“Normal Day” by Mary Jean Irion

farmher woman hay bale Marji Guyler-Alaniz

Normal day, let me be aware
of the treasure that you are.
Let me learn from you, love you,
bless you before we depart.
Let me not pass you by in quest
of some rare and perfect tomorrow.
Let me hold you while I may,
for it may not be always so. One day
I shall dig my nails into the earth,
or bury my face in the pillow,
or stretch myself taut,
or raise my hands
to the sky and want, more
than all the world, your return.

(Farmher photo by Marji Guyler-Alaniz)

Amsterdam: Anne Frank’s Merwedeplein

Anne Frank once roamed these Amsterdam streets. She played and posed, sunned on the roof and leaned out her window. Before she became an icon, this is where she was just a girl.

anne frank friends merwedeplein then now collage

A photo montage of Anne (right) and her friends
Eva Goldberg (left) and Sanne Ledermann (middle) in 1936,
superimposed over what the streets look like today.
Photo: Anne Frank House / Anne Frank Fonds;
photo Montage: Michel Dankaarts, LBi Lost Boys 

This is Merwedeplein, a residential triangle of workaday Rivierenbuurt, in turn a neighborhood in south Amsterdam. This is where the Frank family lived out their relative, if diminishing, freedom before going into hiding on the Princes Canal. I thought it would be poignant to walk the streets where Anne and Margot grew up, so on my way home from bike riding to Ouderkerk aan de Amstel, I detoured to Merwedeplein to see what I could see.

anne frank's amsterdam map app

The app Anne Frank’s Amsterdam, which I’d downloaded at home, registers several places to “check in” on Merwedeplein and unlock facts, photos, and videos about Anne. Since I had to switch off my data roaming once abroad, though, it did me little good. (You need to be connected to the Internet and physically close to an item location in order to “pick it up” and open it on the app.) So instead I used my old Google Maps to chart the way.

rivierenbuurt amsterdam

I knew I was getting close when the buildings started to look like this: all brick with big white-paned windows. (Google Maps’ street view helped a lot in this regard.) After some bumbling, I found my way to Hunzestraat 25, the home of two of the Franks’ helpers, Miep Gies and her husband, Jan, a member of the Dutch Resistance.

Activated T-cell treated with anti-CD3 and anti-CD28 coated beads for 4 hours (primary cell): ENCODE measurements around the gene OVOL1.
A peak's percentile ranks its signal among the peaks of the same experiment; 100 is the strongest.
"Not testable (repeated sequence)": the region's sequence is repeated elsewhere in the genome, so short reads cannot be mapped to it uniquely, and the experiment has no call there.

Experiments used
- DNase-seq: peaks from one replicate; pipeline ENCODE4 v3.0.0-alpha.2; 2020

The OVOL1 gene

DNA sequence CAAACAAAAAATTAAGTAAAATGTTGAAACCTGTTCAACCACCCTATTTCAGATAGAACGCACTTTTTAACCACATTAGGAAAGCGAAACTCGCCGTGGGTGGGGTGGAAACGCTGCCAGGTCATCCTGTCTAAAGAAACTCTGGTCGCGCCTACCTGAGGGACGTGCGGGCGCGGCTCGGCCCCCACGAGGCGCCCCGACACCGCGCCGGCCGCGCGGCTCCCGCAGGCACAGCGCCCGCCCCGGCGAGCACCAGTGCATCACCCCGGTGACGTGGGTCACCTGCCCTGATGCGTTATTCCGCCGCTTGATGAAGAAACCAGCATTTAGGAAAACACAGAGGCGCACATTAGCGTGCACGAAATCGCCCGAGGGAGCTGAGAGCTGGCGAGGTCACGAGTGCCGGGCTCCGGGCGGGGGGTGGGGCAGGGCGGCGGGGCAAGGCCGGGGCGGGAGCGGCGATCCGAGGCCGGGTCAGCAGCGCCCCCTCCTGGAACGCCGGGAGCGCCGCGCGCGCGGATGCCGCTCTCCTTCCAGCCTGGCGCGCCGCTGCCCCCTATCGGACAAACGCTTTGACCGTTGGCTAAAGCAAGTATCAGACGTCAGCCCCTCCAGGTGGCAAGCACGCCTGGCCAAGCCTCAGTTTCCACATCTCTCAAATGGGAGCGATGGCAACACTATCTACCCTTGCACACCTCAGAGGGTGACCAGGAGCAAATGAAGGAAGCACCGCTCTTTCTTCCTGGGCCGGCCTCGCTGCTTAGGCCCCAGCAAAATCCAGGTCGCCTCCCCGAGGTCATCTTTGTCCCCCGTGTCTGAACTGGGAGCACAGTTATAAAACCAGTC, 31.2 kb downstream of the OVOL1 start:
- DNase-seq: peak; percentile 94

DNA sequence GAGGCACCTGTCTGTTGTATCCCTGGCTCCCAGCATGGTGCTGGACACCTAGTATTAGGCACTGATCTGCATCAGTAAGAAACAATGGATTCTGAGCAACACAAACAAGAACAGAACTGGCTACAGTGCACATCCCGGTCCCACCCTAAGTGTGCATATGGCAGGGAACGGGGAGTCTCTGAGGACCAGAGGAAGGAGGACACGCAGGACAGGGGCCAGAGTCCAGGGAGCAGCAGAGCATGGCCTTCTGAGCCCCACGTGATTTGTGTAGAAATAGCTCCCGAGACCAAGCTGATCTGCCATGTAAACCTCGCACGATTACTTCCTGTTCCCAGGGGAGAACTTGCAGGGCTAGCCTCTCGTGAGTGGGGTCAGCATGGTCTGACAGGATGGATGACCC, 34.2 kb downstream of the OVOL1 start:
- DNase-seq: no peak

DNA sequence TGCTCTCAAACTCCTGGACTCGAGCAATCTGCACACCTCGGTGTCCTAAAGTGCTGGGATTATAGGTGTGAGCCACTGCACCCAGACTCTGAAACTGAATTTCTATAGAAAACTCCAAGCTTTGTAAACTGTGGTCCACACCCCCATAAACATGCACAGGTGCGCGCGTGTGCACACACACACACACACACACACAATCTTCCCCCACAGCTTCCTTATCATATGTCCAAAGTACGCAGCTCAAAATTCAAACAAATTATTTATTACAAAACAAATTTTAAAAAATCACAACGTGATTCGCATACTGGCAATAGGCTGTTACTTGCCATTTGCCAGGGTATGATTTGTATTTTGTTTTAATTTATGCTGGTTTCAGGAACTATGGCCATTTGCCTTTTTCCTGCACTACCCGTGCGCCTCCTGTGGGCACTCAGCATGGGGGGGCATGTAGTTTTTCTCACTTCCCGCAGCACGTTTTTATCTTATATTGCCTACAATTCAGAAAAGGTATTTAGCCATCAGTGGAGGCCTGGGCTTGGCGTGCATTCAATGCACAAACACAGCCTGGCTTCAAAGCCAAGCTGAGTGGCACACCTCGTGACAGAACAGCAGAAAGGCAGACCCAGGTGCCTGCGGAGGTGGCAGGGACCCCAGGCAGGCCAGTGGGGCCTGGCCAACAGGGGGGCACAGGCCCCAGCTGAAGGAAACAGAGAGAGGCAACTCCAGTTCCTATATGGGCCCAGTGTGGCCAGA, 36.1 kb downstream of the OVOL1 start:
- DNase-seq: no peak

hunzestraat 25

I believe that below and to the right of those third-floor red awnings had lived the Gies family. Miep would bike from here to where the Anne Frank House now is on Prinsengracht for work every day. On July 11, 1943, Anne wrote,

Miep is just like a pack mule, she fetches and carries so much. Almost every day she … brings everything in shopping bags on her bicycle. We always long for Saturdays when our books come. Just like little children receiving a present. Source: Pocket Books version, 1952.

I hadn’t realized it when I walked my bike through in search of #25, but the small park across the street was renamed this past June in honor of Miep.

Finally I turned onto the street where the Frank family lived (it’s only half a kilometer away from Hunzestraat).

merwedeplein street sign

And I found the Franks’ old home.

anne frank merwedeplein house

Their apartment comprised the same third-story windows seen in a brief film of Anne leaning out to watch a neighbor’s wedding procession—the only known video footage taken of her.

I didn’t want to feel any more like a stalker than I already did, so I sat on a bench across the street and took in the scene. It was clearly a lived-in neighborhood, not a museum at all but quiet and tree-lined, with one man sitting on a nearby bench reading, a young couple lolling on the grass, and a group of friends gathered at the other end of the park with their bikes.

anne frank statue merwedeplein

In fact, were it not for the small statue of Anne at one end of the greenspace, you’d never know this neighborhood had any particular historical significance.

The curtains in the windows indicated someone was still living in Merwedeplein 37—there, in the same rooms where the family took their meals, Margot must have studied, and Anne scampered up the attic stairs to the roof.

Anne Frank Merwedeplein roof

Photo: Anne Frank House / Anne Frank Fonds

merwedeplein 37 roof

Fortunately, people have already taken care to preserve and show the details of the Franks’ home life, from the antique mahogany writing desk to the circa 1930s light switches and switchplates. The everyday details humanize the icon, adding dimension to the stories behind The Story.

To walk the streets where she laughed and played is to step into the pages of history.